Keywords: Active learning, Professional development, Student teachers, Teacher education, Teachers

Variations in Primary Teachers’ Responses and Development during Three Major Science In-Service Programmes
Tina Jarvis, Anthony Pell and Philip Hingley

ABSTRACT
This paper reports on how different types of teachers responded to in-service aimed at developing investigative-based science education (IBSE) in primary schools, and the extent to which they applied their new skills in the classroom. Common items from evaluation questionnaires allowed data to be combined from three major in-service programmes. Using complete data sets from 120 teachers, cluster analysis enabled three teacher types to be identified: a small group of ‘science unsures’, with low attitude scores and little confidence, who showed no response to the innovation; ‘holistic improvers’, who showed the largest improvement in science teaching confidence; and ‘high level, positive progressives’, who were very positive to science teaching throughout and showed gains in confidence in teaching physics and chemistry, as well as in demonstrating the relevance of science to their pupils. Taking account of these teacher types alongside interviews and observations, nine developmental stages in how teachers apply their new expertise in the classroom and the whole school are suggested. Major factors influencing application in the classroom are the teachers’ initial science knowledge and pedagogical expertise, and motivating feedback to teachers when pupils responded positively to the innovation. Assessing teachers’ initial level of subject knowledge and science pedagogical expertise to inform the approach and amount of in-service provision is important. Subsequent mentoring as well as support from the school principal when teachers first try IBSE with pupils promotes successful implementation in the classroom.

Keywords: IBSE, In-service, Investigative-based science education, Motivation, Primary education

Innovating Science Teaching by Participatory Action Research – Reflections from an Interdisciplinary Project of Curriculum Innovation on Teaching about Climate Change
Timo Feierabend and Ingo Eilks

ABSTRACT
This paper describes a three-year curriculum innovation project on teaching about climate change. The innovation for this study focused on a socio-critical approach towards teaching climate change in four different teaching domains (biology, chemistry, physics and politics). The teaching itself explicitly aimed at general educational objectives, i.e., fostering students’ communication and evaluation abilities as essential components for preparing young people for active participation in society. Participatory Action Research has been used as a collaborative strategy of cyclical curriculum innovation and research. Using past experiences and selected results from accompanying research, this project and its methodology will be reflected upon from the viewpoint of the chemistry group taking part in the project. Core issues reflected upon include how the project contributed to the creation of feasible curriculum materials, how it led to innovative structures in practice, and whether it supported experienced teachers’ ongoing professional development. General considerations for the process of curriculum innovation will also be derived.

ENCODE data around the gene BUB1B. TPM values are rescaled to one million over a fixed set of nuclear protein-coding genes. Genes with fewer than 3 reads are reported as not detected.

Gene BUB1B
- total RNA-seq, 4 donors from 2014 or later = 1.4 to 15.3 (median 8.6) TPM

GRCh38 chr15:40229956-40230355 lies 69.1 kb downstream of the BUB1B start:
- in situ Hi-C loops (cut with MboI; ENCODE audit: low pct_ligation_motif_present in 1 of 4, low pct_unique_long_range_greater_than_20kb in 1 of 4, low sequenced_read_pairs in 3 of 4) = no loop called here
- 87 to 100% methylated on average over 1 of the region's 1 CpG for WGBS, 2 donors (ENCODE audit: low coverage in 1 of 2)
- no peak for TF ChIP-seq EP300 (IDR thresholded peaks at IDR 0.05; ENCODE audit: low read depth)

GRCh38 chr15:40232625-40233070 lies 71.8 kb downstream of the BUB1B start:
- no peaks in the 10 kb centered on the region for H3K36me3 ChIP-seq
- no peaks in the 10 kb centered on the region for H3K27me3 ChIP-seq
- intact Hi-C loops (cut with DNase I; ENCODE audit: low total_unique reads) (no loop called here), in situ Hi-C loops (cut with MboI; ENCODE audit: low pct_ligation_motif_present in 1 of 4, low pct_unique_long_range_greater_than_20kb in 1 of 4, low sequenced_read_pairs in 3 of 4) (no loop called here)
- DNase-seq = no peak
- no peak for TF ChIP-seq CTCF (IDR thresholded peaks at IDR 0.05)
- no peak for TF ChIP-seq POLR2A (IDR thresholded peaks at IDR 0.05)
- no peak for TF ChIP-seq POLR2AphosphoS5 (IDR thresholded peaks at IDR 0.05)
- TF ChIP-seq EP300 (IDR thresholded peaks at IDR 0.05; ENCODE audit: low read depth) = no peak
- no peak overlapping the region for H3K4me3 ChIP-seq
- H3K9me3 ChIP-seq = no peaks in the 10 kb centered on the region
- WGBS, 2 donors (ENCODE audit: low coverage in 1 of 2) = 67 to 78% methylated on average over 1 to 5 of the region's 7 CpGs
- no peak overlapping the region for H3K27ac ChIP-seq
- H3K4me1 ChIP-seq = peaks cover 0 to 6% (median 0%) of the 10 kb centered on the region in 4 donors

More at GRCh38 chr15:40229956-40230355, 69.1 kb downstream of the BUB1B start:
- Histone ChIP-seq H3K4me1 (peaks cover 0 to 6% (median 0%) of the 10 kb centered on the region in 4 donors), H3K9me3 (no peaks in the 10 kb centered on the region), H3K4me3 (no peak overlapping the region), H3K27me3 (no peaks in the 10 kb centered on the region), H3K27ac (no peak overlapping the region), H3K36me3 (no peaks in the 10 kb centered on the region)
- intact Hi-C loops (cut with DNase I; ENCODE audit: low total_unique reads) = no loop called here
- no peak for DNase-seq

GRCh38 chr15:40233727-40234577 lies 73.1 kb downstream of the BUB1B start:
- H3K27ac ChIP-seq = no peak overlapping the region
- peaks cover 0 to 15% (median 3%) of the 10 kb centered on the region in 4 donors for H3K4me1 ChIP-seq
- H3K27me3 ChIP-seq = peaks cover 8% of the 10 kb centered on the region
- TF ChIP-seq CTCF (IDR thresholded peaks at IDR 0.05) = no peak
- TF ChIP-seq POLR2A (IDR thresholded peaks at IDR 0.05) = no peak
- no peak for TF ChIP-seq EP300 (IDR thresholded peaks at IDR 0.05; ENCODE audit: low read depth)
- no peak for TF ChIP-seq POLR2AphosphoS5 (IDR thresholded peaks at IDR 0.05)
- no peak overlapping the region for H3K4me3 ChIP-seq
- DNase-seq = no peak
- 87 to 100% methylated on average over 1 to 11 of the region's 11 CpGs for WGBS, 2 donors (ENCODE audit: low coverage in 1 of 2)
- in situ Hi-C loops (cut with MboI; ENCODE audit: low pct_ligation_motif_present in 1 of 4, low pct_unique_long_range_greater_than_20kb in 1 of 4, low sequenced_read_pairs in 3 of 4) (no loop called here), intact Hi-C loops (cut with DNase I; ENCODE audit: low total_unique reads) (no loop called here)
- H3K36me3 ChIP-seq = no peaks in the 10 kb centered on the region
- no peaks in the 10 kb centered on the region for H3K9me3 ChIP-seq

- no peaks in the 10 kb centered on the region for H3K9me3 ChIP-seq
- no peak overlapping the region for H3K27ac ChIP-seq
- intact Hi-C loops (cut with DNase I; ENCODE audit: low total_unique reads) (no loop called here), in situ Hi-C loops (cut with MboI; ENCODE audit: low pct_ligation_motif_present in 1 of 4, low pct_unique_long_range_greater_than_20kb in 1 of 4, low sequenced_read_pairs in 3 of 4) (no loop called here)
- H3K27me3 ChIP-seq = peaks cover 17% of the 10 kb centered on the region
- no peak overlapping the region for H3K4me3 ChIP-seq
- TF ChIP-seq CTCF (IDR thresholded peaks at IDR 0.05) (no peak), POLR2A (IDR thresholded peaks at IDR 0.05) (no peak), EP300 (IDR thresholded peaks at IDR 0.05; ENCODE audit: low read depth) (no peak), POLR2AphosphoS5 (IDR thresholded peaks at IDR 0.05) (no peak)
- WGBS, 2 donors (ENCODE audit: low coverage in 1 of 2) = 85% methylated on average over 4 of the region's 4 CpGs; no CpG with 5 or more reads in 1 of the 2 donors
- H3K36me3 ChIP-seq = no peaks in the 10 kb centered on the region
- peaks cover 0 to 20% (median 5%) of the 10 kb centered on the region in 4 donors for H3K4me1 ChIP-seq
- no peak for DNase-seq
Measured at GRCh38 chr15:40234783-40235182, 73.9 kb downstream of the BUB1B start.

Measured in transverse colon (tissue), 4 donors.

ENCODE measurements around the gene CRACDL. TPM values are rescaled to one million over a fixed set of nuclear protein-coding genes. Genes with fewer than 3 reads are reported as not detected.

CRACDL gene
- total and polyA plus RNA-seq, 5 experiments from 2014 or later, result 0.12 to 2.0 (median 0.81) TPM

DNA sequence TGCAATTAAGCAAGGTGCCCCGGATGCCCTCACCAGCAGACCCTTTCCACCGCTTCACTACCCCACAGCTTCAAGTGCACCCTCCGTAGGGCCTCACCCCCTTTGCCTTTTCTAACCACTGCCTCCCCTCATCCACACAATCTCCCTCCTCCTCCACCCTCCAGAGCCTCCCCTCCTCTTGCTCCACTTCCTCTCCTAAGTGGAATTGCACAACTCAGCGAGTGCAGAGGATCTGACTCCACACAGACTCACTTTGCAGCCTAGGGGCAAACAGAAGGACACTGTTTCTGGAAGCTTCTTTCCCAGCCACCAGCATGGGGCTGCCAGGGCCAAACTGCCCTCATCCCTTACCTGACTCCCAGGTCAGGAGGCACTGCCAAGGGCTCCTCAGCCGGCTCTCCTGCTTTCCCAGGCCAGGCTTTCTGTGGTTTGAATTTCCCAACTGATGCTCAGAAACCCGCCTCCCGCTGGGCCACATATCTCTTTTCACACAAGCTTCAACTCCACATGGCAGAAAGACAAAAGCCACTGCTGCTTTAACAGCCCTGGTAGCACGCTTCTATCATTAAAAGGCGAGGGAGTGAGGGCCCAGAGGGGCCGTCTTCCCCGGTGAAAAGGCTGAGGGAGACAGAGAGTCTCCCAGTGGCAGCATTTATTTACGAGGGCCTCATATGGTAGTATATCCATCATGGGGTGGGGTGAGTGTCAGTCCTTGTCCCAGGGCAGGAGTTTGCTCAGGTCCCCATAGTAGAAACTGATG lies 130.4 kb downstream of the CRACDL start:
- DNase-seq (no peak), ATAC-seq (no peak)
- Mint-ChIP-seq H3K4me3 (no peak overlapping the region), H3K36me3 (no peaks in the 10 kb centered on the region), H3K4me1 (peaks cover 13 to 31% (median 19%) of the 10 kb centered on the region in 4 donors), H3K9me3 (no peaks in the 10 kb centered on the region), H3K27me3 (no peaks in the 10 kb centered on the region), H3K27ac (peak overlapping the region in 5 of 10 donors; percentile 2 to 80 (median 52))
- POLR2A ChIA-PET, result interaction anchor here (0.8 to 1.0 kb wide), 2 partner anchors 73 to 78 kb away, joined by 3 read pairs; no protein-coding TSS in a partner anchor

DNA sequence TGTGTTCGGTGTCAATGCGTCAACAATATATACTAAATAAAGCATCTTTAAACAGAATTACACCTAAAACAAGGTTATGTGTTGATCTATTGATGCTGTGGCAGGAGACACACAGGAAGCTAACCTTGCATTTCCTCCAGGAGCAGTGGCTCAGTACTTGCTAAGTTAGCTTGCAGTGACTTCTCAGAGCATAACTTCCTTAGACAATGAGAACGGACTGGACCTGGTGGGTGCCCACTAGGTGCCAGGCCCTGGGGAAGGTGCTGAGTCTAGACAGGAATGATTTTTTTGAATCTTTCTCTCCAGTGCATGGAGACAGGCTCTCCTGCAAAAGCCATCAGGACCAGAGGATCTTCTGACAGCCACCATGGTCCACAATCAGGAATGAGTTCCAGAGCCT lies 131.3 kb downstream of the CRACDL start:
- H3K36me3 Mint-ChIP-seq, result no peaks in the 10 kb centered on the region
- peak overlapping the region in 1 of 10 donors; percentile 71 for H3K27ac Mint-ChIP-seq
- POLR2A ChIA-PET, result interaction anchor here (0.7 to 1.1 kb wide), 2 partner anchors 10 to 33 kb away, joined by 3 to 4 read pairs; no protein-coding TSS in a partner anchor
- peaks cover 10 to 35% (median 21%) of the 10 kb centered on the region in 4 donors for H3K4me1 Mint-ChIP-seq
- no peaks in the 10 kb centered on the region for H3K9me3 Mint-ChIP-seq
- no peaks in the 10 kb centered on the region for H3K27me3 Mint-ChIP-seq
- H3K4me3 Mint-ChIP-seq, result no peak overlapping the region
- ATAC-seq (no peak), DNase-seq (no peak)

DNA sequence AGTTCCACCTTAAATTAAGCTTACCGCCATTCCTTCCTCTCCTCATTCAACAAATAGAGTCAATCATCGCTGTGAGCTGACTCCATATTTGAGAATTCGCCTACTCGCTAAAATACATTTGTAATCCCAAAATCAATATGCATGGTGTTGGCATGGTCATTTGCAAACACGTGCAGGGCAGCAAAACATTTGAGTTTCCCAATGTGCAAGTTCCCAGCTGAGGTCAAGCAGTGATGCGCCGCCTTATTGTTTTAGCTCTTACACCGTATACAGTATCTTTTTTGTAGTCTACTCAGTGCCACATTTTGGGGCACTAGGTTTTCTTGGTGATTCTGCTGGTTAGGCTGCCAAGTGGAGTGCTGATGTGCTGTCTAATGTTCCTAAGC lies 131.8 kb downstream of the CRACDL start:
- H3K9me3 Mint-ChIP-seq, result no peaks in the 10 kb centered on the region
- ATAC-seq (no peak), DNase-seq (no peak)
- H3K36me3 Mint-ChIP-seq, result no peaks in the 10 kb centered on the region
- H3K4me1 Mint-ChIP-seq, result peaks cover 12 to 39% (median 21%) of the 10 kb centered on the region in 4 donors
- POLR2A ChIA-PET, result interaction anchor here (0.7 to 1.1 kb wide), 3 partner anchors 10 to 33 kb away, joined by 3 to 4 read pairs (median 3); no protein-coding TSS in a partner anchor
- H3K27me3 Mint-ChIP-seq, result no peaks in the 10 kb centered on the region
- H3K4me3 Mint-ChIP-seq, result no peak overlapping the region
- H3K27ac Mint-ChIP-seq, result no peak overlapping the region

Keywords: Climate change, Curriculum innovation, Participatory action research, Science education

Using Technology to Engage Preservice Elementary Teachers in Learning about Scientific Inquiry
Loretta L. Jones, James R. MacArthur and Sevil Akaygün

ABSTRACT
Elementary teachers are often required to teach inquiry in their classrooms despite having had little exposure to inquiry learning themselves. In a capstone undergraduate science course preservice elementary teachers experience scientific inquiry through the completion of group projects, activities, readings and discussion, in order to develop a sense of how inquiry learning takes place. At the same time, they learn science content necessary for teacher licensure. The course exposes students to different pathways of scientific discovery and to the use of the computer both as a tool for conducting inquiry-based investigations and as a means of collecting and sharing student opinions. The students involved have many misconceptions about science and it is often difficult for them to distinguish science from pseudoscience. Computer simulations are used to help students understand that difference. In addition, a classroom response system using “clickers” is used to poll student opinions on controversial issues and to stimulate discussion.

Keywords: Classroom response systems, Clickers, Elementary science education, Scientific inquiry, Technology

Encouraging Teachers' and Students' Innovation with the Support of Teacher Learning Communities
Leonor Margalef García

ABSTRACT
The purpose of this paper is to share knowledge generated through the implementation of “Teaching Innovation Teams” as a strategy for teachers’ professional development and innovation at the University of Alcala (Spain). We analyse the contributions of this strategy to the facilitation of curriculum innovation in higher education and reflect on some of the achievements and results of the activities carried out by these teams, identifying the dilemmas and difficulties that teachers experienced and that hinder the development of curriculum innovations. Finally, we outline some educational contributions of Teaching Innovation Teams understood as a collaborative and formative strategy to facilitate educational change.

Keywords: Collaborative learning, Higher education, Professional development, Teacher learning communities, Training teachers

Exploring Culture in Locally Published English Textbooks for Primary Education in Turkey
Yasemin Kirkgöz and Reyhan Ağçam

ABSTRACT